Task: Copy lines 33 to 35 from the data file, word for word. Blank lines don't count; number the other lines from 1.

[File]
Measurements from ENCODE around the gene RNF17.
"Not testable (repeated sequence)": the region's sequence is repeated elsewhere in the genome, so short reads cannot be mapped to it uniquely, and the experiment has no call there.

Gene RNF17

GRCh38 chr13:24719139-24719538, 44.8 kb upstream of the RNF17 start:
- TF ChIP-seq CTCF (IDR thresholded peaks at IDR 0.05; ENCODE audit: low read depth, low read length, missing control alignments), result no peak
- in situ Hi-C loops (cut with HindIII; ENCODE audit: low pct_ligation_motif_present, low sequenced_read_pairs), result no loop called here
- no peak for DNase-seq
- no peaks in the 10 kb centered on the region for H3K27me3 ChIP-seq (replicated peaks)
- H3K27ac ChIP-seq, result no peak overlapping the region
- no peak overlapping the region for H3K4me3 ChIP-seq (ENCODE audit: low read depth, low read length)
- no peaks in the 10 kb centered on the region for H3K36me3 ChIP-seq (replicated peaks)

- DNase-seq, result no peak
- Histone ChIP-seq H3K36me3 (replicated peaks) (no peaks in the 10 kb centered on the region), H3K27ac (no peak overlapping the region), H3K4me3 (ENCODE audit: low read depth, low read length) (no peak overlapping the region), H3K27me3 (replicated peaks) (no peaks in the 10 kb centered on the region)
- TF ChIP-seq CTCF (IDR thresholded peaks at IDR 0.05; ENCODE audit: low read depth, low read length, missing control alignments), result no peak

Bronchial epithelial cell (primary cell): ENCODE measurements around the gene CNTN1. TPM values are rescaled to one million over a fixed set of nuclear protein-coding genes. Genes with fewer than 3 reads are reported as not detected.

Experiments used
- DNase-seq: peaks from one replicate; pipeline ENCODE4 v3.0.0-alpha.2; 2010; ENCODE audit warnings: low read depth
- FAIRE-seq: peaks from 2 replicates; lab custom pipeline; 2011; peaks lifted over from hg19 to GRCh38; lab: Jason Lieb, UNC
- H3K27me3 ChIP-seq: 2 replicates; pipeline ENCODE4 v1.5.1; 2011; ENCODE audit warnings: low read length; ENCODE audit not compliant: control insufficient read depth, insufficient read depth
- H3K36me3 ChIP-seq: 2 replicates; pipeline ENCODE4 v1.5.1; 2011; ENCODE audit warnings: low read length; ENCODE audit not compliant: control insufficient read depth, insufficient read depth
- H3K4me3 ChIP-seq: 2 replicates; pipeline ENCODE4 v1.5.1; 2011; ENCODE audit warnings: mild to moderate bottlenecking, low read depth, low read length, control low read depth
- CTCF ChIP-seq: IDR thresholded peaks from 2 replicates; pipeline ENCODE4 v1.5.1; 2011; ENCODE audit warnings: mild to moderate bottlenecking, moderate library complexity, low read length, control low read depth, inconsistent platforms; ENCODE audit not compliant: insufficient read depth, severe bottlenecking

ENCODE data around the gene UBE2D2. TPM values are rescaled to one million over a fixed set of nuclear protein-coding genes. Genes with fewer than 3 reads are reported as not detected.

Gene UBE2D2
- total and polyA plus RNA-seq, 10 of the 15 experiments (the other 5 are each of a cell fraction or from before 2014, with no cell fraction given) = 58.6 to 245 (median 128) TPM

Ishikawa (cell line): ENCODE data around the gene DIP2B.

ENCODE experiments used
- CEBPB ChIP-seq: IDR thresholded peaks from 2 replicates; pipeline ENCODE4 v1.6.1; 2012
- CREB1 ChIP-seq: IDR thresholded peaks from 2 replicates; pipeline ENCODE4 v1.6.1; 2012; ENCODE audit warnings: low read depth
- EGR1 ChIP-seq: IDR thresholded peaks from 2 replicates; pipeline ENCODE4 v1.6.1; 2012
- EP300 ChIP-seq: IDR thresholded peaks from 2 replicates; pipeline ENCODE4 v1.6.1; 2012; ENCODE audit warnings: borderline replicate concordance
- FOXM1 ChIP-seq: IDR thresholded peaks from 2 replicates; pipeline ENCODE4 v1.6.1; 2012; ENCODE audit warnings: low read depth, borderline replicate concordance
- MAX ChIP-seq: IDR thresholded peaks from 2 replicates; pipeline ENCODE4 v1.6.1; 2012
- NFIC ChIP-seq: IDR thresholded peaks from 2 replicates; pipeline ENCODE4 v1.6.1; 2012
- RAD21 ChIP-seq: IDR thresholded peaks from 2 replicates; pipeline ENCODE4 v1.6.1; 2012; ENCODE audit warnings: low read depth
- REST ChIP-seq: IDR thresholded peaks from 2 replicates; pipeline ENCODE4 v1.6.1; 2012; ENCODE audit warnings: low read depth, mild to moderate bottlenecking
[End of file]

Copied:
- MAX ChIP-seq: IDR thresholded peaks from 2 replicates; pipeline ENCODE4 v1.6.1; 2012
- NFIC ChIP-seq: IDR thresholded peaks from 2 replicates; pipeline ENCODE4 v1.6.1; 2012
- RAD21 ChIP-seq: IDR thresholded peaks from 2 replicates; pipeline ENCODE4 v1.6.1; 2012; ENCODE audit warnings: low read depth